Dinosaur Cousins

While actual dinosaurs may have been thin on the ground in New Zealand, the country did have a number of creatures often incorrectly tagged as dinosaurs -- plesiosaurs, mosasaurs and pterosaurs. Despite their names, these marine and aerial reptiles were cousins to the dinosaurs; all dinosaurs were land-based, being unable to swim or fly.

Another major difference was in the hip, leg and ankle structure of the dinosaurs and their reptilian cousins. Like mammals, dinosaurs had their legs positioned directly underneath their bodies, supporting them in well-balanced bipedal or four-footed stances. Lizards and crocodiles -- two forms of modern reptiles -- have legs that project sideways or which are only just able to lift their bodies off the ground.

One reptile that was able to get well off the ground was the pterosaur, or winged lizard. They were the first vertebrate to make it into the air, becoming widespread in Jurassic times and predating birds and bats by around 150 million years. An arm bone and a tooth are all that have been found to show that a pterosaur with a wingspan of around 3.75 metres once flew in New Zealand skies.

In the seas swam plesiosaurs, marine reptiles with the long, narrow necks and big flippered bodies. They're one of the better known examples of the ancient marine reptiles, having achieved a certain notoriety as the possible model for the Loch Ness Monster.

The remains of plesiosaurs have been collected in New Zealand since the middle of the last century, when bones from about 150 creatures were collected from Waipara and Haumuri Bluff in the South Island. Sadly, most of these disappeared with the loss at sea of the ship taking them to England for further study. One clearly identified species is Mauisaurus haasti, named after early geologist and bone collector Julius von Haast.

The study of plesiosaurs continues. Researchers at Canterbury Museum have been patiently chipping away at two siltstone boulders holding the partial skeleton discovered in Waipara ten years ago.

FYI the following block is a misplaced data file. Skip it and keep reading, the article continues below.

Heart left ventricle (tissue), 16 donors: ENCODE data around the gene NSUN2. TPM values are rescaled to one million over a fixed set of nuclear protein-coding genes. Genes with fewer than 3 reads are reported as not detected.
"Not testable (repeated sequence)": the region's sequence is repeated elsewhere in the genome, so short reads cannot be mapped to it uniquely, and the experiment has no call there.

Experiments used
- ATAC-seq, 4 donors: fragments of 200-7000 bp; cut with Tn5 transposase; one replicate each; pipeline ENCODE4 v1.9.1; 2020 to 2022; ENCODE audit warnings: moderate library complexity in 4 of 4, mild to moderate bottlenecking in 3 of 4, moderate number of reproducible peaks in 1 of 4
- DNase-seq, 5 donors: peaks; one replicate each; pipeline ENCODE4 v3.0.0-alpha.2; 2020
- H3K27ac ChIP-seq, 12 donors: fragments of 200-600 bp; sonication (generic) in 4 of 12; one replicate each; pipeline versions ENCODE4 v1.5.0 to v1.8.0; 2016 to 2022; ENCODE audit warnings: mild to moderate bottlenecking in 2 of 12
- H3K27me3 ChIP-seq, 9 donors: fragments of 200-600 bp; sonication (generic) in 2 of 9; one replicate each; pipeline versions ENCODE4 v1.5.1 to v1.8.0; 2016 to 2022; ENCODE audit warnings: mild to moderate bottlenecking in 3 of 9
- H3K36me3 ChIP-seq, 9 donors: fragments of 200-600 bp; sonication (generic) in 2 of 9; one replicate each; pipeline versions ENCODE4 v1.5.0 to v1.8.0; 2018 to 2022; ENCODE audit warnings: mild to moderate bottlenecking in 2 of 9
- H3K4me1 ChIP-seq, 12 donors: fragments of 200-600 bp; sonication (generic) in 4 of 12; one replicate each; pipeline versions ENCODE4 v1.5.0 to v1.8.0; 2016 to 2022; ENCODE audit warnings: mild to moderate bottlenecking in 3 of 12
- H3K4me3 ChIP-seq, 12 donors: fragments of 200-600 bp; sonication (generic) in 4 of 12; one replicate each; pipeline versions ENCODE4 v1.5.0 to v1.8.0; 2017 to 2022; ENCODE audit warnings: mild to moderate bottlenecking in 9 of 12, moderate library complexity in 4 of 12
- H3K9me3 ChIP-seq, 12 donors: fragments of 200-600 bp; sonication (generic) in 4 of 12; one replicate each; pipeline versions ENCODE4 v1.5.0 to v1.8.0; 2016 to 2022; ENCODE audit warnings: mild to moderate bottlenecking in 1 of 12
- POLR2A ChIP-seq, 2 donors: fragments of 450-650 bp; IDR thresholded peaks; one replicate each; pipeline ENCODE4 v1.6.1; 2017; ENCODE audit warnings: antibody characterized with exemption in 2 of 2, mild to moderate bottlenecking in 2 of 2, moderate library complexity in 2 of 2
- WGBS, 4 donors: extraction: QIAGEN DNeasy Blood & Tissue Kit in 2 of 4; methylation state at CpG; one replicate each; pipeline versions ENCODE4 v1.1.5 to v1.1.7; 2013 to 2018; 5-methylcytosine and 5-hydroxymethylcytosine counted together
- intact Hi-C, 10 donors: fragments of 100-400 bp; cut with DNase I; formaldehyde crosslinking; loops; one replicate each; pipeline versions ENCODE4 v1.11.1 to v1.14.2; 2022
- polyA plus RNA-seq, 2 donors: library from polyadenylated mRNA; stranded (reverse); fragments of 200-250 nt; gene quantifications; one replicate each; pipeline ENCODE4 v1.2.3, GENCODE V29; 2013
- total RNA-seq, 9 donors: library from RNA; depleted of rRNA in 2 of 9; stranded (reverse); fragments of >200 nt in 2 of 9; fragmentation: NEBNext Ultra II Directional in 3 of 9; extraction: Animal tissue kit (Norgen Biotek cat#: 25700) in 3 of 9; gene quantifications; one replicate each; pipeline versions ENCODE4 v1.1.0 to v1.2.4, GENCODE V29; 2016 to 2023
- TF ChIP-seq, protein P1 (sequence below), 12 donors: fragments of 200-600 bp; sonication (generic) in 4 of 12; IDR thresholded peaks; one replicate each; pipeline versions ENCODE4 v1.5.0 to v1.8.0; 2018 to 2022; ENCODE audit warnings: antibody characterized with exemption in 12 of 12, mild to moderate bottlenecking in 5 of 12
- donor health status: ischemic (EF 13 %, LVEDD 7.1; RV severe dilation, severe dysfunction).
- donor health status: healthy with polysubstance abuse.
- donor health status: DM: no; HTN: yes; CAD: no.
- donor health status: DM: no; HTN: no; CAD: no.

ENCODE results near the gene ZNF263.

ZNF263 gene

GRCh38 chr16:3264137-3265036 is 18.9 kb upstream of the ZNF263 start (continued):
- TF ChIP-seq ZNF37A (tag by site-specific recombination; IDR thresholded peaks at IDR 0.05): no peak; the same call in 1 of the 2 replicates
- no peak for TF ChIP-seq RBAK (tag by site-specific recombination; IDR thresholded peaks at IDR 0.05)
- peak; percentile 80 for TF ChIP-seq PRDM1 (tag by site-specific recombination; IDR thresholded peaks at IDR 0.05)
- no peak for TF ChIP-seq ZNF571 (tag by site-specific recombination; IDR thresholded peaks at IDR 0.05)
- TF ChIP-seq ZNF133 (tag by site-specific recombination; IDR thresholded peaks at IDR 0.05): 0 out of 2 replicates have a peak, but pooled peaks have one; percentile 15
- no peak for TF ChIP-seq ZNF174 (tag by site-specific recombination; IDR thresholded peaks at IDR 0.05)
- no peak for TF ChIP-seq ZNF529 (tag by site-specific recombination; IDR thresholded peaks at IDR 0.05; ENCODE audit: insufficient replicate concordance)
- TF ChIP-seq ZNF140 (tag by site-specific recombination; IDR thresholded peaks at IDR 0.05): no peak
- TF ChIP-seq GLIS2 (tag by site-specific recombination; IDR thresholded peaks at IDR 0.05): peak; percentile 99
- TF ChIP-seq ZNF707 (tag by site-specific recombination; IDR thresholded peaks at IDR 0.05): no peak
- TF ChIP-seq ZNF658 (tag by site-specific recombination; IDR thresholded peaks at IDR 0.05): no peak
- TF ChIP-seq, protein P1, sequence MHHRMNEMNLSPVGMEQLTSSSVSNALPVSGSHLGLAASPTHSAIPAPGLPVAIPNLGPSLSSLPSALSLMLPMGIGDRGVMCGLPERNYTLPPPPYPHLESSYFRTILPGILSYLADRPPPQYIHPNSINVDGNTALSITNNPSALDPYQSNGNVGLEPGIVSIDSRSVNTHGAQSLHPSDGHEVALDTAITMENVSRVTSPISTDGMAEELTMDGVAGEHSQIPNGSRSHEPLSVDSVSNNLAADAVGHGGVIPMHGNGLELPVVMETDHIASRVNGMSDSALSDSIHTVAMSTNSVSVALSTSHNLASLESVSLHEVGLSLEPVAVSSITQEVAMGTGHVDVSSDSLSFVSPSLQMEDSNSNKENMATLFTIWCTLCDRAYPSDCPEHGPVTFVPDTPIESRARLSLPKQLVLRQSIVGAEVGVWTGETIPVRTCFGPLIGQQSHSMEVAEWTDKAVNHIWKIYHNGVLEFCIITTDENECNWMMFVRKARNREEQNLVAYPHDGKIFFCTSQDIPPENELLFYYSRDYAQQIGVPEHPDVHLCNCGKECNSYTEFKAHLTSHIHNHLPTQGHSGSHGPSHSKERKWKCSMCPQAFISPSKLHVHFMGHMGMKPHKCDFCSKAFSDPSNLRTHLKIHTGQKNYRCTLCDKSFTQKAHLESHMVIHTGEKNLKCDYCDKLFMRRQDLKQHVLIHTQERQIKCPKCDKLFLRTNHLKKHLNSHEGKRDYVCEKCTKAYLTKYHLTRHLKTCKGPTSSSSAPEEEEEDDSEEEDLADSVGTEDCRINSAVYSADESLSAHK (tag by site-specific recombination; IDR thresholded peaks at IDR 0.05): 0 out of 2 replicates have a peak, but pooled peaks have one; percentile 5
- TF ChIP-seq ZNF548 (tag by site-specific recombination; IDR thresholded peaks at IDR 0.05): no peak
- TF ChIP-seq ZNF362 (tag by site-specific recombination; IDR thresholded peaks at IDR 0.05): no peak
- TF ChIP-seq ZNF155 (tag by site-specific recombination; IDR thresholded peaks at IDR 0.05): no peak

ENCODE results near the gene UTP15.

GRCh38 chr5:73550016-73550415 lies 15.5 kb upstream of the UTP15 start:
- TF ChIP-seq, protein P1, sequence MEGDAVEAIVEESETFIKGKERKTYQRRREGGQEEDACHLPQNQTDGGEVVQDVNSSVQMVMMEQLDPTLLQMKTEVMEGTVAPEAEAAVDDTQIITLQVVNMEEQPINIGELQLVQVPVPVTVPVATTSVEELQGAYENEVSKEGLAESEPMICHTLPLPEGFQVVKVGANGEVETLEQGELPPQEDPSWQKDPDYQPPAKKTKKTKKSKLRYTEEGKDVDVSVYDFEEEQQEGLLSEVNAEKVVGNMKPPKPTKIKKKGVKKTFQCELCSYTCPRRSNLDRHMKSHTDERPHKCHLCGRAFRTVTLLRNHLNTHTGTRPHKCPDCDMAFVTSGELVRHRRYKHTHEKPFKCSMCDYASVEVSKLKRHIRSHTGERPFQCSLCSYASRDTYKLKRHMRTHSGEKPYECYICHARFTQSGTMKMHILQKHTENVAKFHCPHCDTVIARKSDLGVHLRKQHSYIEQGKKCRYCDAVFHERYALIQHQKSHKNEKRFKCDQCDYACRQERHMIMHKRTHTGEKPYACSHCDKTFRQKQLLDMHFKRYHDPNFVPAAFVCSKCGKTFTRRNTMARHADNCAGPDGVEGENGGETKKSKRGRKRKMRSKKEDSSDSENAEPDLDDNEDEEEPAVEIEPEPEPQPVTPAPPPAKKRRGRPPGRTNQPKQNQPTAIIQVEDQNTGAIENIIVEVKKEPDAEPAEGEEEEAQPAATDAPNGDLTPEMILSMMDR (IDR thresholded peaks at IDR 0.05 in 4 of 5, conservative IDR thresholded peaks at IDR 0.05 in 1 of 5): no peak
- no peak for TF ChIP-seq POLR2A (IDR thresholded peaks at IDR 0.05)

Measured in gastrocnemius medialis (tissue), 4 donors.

In 1983, three amateur geologists found a broken boulder and were excited to see a seam of bone within the rock. Bradshaw accompanied them to the site and was startled to find that the break was a fresh one, with little weathering. The team were able to spot where the boulder came from, the other half still embedded in the cliff. Bradshaw recalls the excitement as the group begged, borrowed and bagged sponsorship to get a front-end loader and large truck to drag out the nine-and six-tonne rocks.

Ironically, after the initial examination the find remained in storage in the basement of Canterbury Museum, as funds were lacking to take things further. It wasn't until 1990 that a $25,000 lottery grant came through and provided the tools needed to excavate the bones. It's been a difficult task, and the ancient marine reptile probably won't be on permanent display until 1997 or so when the museum gets a new geology gallery.

Bradshaw believes that this plesiosaur is an example of a new species, as comparisons with existing specimens has indicated some significant differences. This brings the number of different plesiosaurs species found in New Zealand to three. Last century, collectors believed they had identified 12 species of plesiosaur in New Zealand. However, the bulk of these were found to be merely different growth stages of M. haasti.

A more diverse grouping existed amongst the mosasaurs, which had seven species endemic to New Zealand. One genus name, Taniwhasaurus, seems particularly appropriate for this large, toothy marine lizard. Measuring up to nine metres in length, these fast-moving carnivores used a powerful tail and four stubby paddles to chase prey in New Zealand's early waters. One favoured food was the ammonite, squid-like creatures related to the Nautilus (see cover picture). Fossil ammonites have been found bearing imprints of mosasaur teethmarks.

One ammonite that might have been more than a match for a mosasaur is the one discovered by the NZ Geological Survey in 1978. It measured almost 1.5 metres in diameter and is one of the largest, most complete ammonites to have been discovered. This particular fossil has attracted international attention because it is the oldest of all the giant ammonites to be found, dating back to the Late Jurassic Period some 142 million years ago.

All these creatures -- ammonites, plesiosaurs, mosasaurs, pterosaurs, therapods, ornithopods and the rest -- died out at the end of the Cretaceous Period 65 million years ago. Arguments still rage concerning why this great die-off happened. The Late Cretaceous was a period of intense volcanic activity, which some scientists speculate was enough to deplete atmospheric ozone, leading to major changes in habitat availability and weather patterns. In recent years, there's been growing support for the suggestion that a massive meteorite strike caused the mass extinction, and some of the evidence for this has been sourced from New Zealand.

Large gaps in our fossil record remain to be filled. Bradshaw speculates as to what might be found in the Jurassic and Cretaceous rocks buried deep below the gravels and sediments across much of the country.

"Who knows what's down there?"

Vicki Hyde is the editor of New Zealand Science Monthly.